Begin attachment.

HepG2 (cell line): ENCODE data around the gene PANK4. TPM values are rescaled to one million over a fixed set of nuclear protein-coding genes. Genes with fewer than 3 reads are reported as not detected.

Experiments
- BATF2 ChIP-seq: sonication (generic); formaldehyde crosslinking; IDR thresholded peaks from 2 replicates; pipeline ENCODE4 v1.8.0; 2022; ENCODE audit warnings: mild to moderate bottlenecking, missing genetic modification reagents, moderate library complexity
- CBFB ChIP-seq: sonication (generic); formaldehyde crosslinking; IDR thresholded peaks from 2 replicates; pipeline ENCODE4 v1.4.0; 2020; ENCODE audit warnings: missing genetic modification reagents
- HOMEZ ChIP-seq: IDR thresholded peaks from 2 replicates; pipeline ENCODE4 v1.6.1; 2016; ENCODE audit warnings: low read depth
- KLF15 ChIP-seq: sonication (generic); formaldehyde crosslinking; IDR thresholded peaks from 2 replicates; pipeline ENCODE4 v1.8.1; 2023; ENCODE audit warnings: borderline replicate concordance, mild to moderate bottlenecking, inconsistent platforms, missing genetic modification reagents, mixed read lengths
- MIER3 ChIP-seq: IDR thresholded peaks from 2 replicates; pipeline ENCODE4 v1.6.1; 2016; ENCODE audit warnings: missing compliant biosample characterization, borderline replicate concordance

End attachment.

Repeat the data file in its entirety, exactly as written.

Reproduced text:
HepG2 (cell line): ENCODE data around the gene PANK4. TPM values are rescaled to one million over a fixed set of nuclear protein-coding genes. Genes with fewer than 3 reads are reported as not detected.

Experiments
- BATF2 ChIP-seq: sonication (generic); formaldehyde crosslinking; IDR thresholded peaks from 2 replicates; pipeline ENCODE4 v1.8.0; 2022; ENCODE audit warnings: mild to moderate bottlenecking, missing genetic modification reagents, moderate library complexity
- CBFB ChIP-seq: sonication (generic); formaldehyde crosslinking; IDR thresholded peaks from 2 replicates; pipeline ENCODE4 v1.4.0; 2020; ENCODE audit warnings: missing genetic modification reagents
- HOMEZ ChIP-seq: IDR thresholded peaks from 2 replicates; pipeline ENCODE4 v1.6.1; 2016; ENCODE audit warnings: low read depth
- KLF15 ChIP-seq: sonication (generic); formaldehyde crosslinking; IDR thresholded peaks from 2 replicates; pipeline ENCODE4 v1.8.1; 2023; ENCODE audit warnings: borderline replicate concordance, mild to moderate bottlenecking, inconsistent platforms, missing genetic modification reagents, mixed read lengths
- MIER3 ChIP-seq: IDR thresholded peaks from 2 replicates; pipeline ENCODE4 v1.6.1; 2016; ENCODE audit warnings: missing compliant biosample characterization, borderline replicate concordance